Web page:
A Night At The Museum 2

Grant "cleaned up" for Appomattox

Grant "cleaned up" for Appomattox

I was thinking about my previous post “A Night At The Museum?” in which I described the misplacement of the wax figures of Abraham and Mary Todd Lincoln in the Ford’s Theater diorama exhibit in an unnamed (by me) museum. I realized that there had actually been another situation encountered that visit in the same museum pertaining to another of it’s dioramas. I’m referring to the ‘surrender at Appomattiox’ scene. Obviously, as one follows the progression of the dioramas as set up in the museum, the surrender scene precedes the Ford’s Theater scene. They got that part right!

The Appomattox scene displayed what I expected to be there. Lee and Grant were sitting in the room (of the Mclean house) each in uniform. History records that the terms of surrender of the Army of Northern Virginia were discussed and finalized there. It was Palm Sunday, 1865. The surrender meant, for all practical purposes, the end of the Civil War. As my eyes gazed upon General Lee, I saw his resplendent uniform. I am reminded that Lee looked in everyway the magnificent officer, soldier, and leader that he was. My eyes then moved over to General Grant. Ah, there he was sitting by a little table looking like he was writing out the terms of surrender. Yes, thats what happened, indeed. I saw also that Grant was wearing his officer’s uniform. His officer’s uniform? No, that is not what Grant wore to Appomattox that day!  Wrong! In point of fact, Grant wore a Private’s uniform with his rank sewn on.  And in stark contrast to the “spit and polish” of General Lee, Grant was quite the opposite in his appearance.  The following is what General Horace Porter, Brevet Brigadier General, U.S.A. had to say:

“The contrast between the two commanders was striking, and could not fail to attract marked attention as they sat ten feet apart facing each other. General Grant, then nearly forty-three years of age, was five feet eight inches in height, with shoulders slightly stooped. His hair and full beard were a nutbrown, without a trace of gray in them. He had on a single-breasted blouse, made of dark-blue flannel, unbuttoned in front, and showing a waistcoat underneath. He wore an ordinary pair of top-boots, with his trousers inside, and was without spurs. The boots and portions of his clothes were spattered with mud. He had had on a pair of thread gloves, of a dark-yellow color, which he had taken off on entering the room. His felt “sugar-loaf ” stiff-brimmed hat was thrown on the table beside him. He had no sword, and a pair of shoulder straps was all there was about him to designate his rank. In fact, aside from these, his uniform was that of a private soldier.”

Furthermore, General Porter had the following to say about General Lee’s appearance:

“Lee, on the other hand, was fully six feet in height, and quite erect for one of his age, for he was Grant’s senior by sixteen years. His hair and full beard were a silver-gray, and quite thick, except that the hair had become a little thin in front. He wore a new uniform of Confederate gray, buttoned up to the throat, and at his side he carried a long sword of exceedingly fine workmanship, the hilt studded with jewels. It was said to be the sword that had been presented to him by the State of Virginia. His top-boots were comparatively new, and seemed to have on them some ornamental stitching of red silk. Like his uniform, they were singularly clean, and but little travel-stained. On the boots were handsome spurs, with large rowels. A felt hat, which in color matched pretty closely that of his uniform, and a pair of long buckskin gauntlets lay beside him on the table. We asked Colonel Marshall afterward how it was that both he and his chief wore such fine toggery, and looked so much as if they had turned out to go to church, while with us our outward garb scarcely rose to the dignity even of the ‘shabby-genteel’.”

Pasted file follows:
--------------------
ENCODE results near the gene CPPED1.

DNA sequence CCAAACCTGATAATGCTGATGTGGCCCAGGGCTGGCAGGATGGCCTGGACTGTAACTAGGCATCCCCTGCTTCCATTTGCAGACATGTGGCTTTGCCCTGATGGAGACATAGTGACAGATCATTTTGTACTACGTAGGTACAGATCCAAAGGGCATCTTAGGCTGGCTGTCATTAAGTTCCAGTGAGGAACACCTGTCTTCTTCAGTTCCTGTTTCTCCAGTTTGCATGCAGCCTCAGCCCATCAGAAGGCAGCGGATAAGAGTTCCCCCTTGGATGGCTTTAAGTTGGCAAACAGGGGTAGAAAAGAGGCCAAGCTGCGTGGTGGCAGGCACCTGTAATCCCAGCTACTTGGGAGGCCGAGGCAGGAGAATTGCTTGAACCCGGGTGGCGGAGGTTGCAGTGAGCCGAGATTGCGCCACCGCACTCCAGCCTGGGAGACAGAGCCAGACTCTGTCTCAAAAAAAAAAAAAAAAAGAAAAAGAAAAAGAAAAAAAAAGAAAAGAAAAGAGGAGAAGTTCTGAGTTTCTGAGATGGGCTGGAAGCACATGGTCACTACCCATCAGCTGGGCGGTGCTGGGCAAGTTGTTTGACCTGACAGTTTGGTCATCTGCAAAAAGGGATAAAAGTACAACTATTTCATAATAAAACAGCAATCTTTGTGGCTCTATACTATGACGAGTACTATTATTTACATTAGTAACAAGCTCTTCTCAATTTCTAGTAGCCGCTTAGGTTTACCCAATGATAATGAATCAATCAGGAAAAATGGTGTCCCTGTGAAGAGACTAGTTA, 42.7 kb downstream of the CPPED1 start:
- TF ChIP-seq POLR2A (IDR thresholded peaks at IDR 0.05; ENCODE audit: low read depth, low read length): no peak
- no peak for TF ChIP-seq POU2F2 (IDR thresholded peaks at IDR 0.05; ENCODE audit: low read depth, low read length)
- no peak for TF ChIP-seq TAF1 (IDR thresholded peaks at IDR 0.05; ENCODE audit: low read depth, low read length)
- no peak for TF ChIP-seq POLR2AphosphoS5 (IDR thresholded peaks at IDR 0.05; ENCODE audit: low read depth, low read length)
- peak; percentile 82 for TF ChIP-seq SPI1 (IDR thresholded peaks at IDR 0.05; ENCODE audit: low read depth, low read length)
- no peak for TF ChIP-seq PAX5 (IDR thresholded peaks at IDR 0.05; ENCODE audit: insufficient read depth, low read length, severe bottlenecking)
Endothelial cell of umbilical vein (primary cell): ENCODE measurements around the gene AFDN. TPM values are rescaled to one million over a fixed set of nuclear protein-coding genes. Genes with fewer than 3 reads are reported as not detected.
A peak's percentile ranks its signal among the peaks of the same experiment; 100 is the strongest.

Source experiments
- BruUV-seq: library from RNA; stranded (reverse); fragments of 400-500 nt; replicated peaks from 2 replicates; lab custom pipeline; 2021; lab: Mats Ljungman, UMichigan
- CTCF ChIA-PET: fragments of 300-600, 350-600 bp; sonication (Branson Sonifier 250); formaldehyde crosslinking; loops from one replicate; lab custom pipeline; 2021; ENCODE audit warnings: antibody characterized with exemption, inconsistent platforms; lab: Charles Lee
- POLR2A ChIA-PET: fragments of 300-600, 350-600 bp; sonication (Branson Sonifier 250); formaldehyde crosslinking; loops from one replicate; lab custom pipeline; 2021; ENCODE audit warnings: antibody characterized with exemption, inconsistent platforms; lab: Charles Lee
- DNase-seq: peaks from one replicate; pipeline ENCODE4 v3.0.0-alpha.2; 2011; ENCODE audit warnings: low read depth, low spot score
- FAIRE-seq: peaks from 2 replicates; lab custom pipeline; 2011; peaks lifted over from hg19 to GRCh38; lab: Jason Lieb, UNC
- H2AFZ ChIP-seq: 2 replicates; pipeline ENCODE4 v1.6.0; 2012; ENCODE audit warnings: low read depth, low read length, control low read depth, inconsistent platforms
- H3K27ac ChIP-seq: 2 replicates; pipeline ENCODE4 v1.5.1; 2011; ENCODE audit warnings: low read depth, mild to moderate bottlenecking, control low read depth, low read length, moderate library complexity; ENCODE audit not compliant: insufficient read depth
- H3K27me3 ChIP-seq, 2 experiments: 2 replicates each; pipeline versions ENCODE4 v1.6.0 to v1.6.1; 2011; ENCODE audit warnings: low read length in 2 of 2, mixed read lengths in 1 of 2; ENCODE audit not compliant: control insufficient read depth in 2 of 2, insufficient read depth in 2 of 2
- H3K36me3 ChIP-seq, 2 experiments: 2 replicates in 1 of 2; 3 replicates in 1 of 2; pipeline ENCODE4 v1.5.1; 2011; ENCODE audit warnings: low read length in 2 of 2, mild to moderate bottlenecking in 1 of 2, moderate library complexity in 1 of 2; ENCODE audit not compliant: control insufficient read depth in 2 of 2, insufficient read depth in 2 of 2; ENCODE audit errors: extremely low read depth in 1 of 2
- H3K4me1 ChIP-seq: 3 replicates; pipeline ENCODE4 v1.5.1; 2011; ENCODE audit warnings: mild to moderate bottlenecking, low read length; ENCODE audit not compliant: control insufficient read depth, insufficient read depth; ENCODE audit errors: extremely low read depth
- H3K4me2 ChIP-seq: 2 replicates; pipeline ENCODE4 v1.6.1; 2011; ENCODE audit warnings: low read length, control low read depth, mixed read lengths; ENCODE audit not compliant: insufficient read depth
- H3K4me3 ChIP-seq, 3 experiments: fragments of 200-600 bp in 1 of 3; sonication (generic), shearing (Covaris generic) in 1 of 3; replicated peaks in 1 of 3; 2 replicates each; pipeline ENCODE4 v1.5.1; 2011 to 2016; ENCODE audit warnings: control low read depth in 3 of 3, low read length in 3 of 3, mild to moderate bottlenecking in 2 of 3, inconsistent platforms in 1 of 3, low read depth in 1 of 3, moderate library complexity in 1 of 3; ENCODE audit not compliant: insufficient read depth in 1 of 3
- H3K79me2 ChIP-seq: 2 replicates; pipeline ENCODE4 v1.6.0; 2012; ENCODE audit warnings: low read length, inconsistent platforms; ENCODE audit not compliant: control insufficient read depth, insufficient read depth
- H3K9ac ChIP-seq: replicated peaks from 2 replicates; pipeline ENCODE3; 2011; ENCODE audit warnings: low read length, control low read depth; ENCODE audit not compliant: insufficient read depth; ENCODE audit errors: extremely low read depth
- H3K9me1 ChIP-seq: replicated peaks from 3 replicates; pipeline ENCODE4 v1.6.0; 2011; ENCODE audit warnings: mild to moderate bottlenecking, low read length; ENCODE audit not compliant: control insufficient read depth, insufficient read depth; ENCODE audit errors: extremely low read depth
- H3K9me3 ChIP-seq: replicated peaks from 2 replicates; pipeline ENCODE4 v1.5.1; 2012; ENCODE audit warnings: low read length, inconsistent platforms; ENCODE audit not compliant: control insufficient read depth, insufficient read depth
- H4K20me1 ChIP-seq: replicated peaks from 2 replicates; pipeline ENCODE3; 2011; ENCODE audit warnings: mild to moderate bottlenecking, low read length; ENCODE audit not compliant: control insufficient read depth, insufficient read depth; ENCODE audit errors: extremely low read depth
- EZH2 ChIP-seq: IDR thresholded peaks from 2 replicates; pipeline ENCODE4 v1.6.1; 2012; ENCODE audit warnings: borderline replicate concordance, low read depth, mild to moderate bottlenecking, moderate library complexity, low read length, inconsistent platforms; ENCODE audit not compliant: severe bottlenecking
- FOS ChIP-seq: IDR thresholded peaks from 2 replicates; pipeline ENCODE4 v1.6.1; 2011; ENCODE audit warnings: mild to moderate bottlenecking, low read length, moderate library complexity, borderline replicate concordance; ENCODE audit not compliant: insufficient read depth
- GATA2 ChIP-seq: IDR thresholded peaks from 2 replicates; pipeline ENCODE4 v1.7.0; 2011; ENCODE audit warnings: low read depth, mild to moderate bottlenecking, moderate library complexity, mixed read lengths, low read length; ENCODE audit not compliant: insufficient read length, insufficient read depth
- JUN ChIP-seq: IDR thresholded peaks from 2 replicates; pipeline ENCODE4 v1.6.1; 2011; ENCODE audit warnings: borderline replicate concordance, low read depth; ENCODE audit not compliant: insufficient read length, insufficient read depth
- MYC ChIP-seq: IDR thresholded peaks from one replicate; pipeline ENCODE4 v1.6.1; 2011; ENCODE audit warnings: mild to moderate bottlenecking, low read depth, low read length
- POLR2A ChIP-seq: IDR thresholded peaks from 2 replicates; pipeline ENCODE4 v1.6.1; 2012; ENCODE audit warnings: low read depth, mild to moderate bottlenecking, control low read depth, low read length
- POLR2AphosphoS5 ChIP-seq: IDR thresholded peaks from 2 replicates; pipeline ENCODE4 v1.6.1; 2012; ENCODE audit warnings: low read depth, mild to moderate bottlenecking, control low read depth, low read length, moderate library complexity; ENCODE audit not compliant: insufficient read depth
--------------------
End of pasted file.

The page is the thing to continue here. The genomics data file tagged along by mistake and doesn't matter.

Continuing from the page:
So as I pondered how the museum had posted for display a “cleaned-up” wax figure of General Grant, I wondered:  “How could the museum do this?” and  “Who didn’t do their homework?” In the fancy of my imagination, I speculated that the museum must have decided that Grant needed an ‘extreme makeover,’ like the kind from that TV show with houses. After all, in many people’s eyes, Grant is thought of as a cigar chomping drunken ‘loser’ of a General who was sort of at the ‘right place at the right time’ and ended up on the winning side. So, with the best intention of the museum staff, Grant’s public image would be remade. It would be a campaign like none he ever embarked on. It would be a PR campaign. Grant would appear more respectable in a fresh officer’s uniform. He would be ‘squeeky clean’ with shined boots and combed hair.

Then I left my imaginary scenario and returned to what was the reality. The museum, for whatever reason, had made an error somehow. I’m sure it meant no harm. There was no real effort to ‘clean-up’ Grant’s image. I walked away thinking that the really fascinating part of the ‘surrender story’ (for me anyway), were the visable contrasts between the two Generals. Unfortunately, uninformed museum goers will completely miss that angle as they look for a moment at the museum diorama.  That is truly sad, indeed.


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